1. In October 2006 the Government launched a long
period of consultation and policy development about looked-after
children with the publication of the Green Paper Care Matters:
Transforming the lives of children and young people in care.
Several aspects of the Green Paper were considered in detail by
a series of working groups, and the revised proposals were then
contained in the White Paper, Care Matters: Time for change
published in June 2007.
The Children and Young Persons Bill was introduced to provide
for the changes which required primary legislation, and received
Royal Assent in November 2008.
2. This Committee came into being following the creation
of the Department for Children, Schools and Families in June 2007.
We felt it was important for us to consider from the outset the
full range of the Department's responsibilities for children and
young people, and we decided to focus on some of the most vulnerable
among this section of the population: children who are in the
care of the state because they cannot live safely with their own
parents. The Care Matters Green and White Papers provided
ample evidence of the need for urgent improvement in services
for children in care. We wanted to understand the reasons for
the apparently poor performance of the care system in England,
to consider whether the Government's extensive proposals for reform
were soundly based and likely to succeed, and to find out whether
the Care Matters programme would go far enough in its ambitions
for looked-after children.
3. We issued a call for written evidence on 18 December
2007. We asked for evidence in two stages. The first stage was
an examination of the provisions of the Children and Young Persons
Bill, in order that we might assist the House in its consideration
of the legislation. We took oral evidence from Kevin Brennan MP,
then Parliamentary Under-Secretary of State for Children, Young
People and Families, and published our Report on the Bill on 20
March 2008. The Report
set out our thoughts on selected aspects of the draft legislation,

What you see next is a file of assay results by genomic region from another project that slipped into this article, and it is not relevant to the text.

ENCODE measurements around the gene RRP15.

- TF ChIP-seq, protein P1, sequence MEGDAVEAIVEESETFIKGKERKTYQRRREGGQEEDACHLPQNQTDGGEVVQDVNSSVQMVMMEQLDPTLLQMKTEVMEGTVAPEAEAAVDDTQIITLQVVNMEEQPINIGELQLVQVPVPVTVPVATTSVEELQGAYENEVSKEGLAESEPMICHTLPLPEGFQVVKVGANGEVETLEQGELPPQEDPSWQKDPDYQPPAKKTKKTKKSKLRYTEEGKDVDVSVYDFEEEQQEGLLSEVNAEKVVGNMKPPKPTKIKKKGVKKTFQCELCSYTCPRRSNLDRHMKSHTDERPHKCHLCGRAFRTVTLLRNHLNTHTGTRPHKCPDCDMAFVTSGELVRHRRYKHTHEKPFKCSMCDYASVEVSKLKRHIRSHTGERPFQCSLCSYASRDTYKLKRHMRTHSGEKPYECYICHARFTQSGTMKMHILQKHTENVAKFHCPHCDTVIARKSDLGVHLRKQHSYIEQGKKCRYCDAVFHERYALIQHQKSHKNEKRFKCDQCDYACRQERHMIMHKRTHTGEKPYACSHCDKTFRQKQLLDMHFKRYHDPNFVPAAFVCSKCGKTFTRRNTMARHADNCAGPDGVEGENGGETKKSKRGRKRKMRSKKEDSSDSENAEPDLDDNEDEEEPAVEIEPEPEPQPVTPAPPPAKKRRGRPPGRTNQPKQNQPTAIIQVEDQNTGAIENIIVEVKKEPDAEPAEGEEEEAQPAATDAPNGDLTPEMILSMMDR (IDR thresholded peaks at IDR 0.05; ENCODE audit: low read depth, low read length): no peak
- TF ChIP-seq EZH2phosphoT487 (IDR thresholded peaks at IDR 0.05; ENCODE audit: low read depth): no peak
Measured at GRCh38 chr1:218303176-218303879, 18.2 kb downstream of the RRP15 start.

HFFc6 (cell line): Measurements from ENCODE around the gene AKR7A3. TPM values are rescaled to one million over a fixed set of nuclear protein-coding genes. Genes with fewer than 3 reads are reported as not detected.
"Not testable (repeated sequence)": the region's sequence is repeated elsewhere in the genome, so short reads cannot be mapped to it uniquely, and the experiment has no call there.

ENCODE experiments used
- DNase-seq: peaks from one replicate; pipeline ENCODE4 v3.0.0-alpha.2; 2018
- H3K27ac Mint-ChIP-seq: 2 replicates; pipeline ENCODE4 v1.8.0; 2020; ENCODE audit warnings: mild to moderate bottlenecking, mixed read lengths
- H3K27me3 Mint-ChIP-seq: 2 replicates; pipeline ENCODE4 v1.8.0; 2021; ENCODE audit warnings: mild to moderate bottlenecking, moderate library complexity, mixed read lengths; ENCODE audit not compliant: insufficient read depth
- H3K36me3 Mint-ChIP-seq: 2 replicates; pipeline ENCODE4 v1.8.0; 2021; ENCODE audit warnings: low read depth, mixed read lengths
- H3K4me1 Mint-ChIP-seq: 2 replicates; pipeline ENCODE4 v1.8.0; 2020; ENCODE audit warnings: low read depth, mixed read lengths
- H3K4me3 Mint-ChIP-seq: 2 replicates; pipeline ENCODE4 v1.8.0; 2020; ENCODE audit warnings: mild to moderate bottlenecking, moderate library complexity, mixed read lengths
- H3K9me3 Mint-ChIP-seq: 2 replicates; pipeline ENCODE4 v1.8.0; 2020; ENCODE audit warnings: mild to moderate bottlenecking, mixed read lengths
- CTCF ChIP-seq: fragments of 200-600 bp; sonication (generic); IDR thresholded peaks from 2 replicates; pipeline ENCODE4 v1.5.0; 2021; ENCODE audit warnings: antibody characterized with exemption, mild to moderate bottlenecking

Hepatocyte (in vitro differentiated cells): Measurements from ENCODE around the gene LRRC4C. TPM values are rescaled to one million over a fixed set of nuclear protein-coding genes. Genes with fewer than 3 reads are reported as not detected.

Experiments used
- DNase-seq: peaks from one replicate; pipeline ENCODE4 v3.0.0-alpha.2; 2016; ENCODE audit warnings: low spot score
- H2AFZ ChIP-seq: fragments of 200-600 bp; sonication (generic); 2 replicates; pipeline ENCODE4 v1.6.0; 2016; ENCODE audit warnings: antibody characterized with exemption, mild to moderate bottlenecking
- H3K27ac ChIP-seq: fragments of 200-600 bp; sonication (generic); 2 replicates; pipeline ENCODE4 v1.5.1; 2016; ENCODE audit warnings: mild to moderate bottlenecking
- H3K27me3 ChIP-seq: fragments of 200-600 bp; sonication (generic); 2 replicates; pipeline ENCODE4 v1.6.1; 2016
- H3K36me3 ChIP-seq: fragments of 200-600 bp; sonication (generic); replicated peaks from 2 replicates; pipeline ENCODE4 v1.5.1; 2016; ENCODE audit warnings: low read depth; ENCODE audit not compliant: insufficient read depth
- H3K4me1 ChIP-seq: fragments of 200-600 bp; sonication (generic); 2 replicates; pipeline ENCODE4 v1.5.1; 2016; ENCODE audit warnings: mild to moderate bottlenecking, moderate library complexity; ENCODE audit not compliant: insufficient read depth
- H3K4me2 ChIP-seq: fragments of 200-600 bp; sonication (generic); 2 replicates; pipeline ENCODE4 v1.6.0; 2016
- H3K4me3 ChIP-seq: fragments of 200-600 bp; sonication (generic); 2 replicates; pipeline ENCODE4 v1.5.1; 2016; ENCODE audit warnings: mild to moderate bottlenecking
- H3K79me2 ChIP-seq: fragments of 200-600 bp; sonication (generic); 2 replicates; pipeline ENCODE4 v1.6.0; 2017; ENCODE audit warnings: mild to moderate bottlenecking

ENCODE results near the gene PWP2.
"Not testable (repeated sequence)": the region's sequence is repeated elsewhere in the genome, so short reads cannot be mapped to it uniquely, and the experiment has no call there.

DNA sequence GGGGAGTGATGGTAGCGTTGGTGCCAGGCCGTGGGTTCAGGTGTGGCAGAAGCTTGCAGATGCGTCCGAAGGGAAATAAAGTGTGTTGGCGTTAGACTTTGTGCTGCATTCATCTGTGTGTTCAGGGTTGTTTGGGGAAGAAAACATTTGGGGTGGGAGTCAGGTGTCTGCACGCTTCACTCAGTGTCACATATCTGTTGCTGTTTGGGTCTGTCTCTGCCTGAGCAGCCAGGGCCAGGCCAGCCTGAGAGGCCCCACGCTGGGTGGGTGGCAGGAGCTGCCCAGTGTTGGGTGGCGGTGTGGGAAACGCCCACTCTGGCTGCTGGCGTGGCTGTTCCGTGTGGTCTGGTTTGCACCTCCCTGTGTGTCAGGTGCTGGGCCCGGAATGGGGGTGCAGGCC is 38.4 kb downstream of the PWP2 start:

including social work practices, support for post-16 education
and training, post-18 fostering, and representation of children's
4. The second, more extensive phase of our deliberations
was an examination of provision for looked-after children in the
context of the whole Care Matters programme. We invited
written evidence on the topics addressed in the White Paper: corporate
parenting, family support, care placements, education, health
and wellbeing, transition to adulthood, and the role of the practitioner.
This inquiry has allowed us not only to broaden our knowledge
and vision, but to re-visit in greater detail some of the issues
we commented on in the report on the Children and Young Persons
5. We received nearly 40 written memoranda on these
broader topics. Witnesses from a wide range of organisations came
to give us oral evidence; they are listed at the back of the report.
We conducted visits to Copenhagen, Hampshire County Council and
the London Borough of Merton, and would like to record our thanks
to those who hosted us and helped us deepen our understanding
of the care system as a result. We are particularly grateful to
the parents, foster carers and young people who gave up their
time to meet with us informally under the auspices of the NCH
Phoenix Project, the Fostering Network and A National Voice respectively.
Their insights and experiences have been invaluable. We would
also like to extend our thanks to our Specialist Adviser, Dame
Gillian Pugh, for her help throughout the inquiry.
6. The inquiry's oral evidence sessions took place